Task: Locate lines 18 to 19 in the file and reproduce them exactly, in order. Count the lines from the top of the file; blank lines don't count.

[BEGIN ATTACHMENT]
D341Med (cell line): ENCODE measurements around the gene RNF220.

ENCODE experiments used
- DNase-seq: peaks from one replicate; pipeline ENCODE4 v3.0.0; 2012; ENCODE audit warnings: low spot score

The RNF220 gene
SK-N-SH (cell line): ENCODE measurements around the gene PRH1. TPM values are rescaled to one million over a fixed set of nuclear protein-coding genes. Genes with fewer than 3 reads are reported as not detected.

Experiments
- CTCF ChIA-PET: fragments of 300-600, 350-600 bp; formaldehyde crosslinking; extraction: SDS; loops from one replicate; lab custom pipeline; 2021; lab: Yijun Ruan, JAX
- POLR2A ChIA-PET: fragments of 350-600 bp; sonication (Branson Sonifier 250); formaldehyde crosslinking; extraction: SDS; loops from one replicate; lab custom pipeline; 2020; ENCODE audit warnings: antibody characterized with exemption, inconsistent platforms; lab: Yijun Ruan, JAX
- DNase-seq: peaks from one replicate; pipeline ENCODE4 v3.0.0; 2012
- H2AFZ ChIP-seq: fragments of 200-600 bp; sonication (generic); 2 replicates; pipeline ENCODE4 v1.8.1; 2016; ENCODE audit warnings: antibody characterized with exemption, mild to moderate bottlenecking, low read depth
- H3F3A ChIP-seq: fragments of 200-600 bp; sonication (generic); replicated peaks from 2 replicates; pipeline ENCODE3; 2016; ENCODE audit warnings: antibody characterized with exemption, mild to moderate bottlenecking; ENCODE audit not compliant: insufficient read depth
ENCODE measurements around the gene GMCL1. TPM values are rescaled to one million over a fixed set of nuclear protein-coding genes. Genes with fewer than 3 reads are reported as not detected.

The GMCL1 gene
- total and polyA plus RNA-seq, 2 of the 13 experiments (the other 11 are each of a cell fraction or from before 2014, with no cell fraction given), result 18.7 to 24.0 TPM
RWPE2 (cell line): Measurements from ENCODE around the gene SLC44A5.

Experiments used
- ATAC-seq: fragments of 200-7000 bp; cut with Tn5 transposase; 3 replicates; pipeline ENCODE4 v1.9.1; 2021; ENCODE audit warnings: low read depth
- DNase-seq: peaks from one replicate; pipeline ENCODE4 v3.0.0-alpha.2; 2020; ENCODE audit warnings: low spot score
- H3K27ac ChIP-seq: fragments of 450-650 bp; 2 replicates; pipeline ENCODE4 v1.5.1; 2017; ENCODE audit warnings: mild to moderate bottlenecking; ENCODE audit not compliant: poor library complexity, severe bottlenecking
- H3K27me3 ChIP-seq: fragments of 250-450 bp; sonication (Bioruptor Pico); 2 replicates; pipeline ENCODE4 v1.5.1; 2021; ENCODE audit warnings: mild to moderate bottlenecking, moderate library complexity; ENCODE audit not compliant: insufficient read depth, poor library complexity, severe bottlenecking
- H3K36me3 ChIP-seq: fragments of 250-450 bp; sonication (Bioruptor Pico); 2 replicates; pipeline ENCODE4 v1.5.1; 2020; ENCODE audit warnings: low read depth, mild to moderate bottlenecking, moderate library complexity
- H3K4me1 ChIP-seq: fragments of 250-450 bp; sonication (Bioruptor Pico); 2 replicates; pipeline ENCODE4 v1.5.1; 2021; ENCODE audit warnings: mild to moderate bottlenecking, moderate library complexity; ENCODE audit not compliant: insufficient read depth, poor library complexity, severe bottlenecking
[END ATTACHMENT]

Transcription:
- DNase-seq: peaks from one replicate; pipeline ENCODE4 v3.0.0-alpha.2; 2020; ENCODE audit warnings: low spot score
- H3K27ac ChIP-seq: fragments of 450-650 bp; 2 replicates; pipeline ENCODE4 v1.5.1; 2017; ENCODE audit warnings: mild to moderate bottlenecking; ENCODE audit not compliant: poor library complexity, severe bottlenecking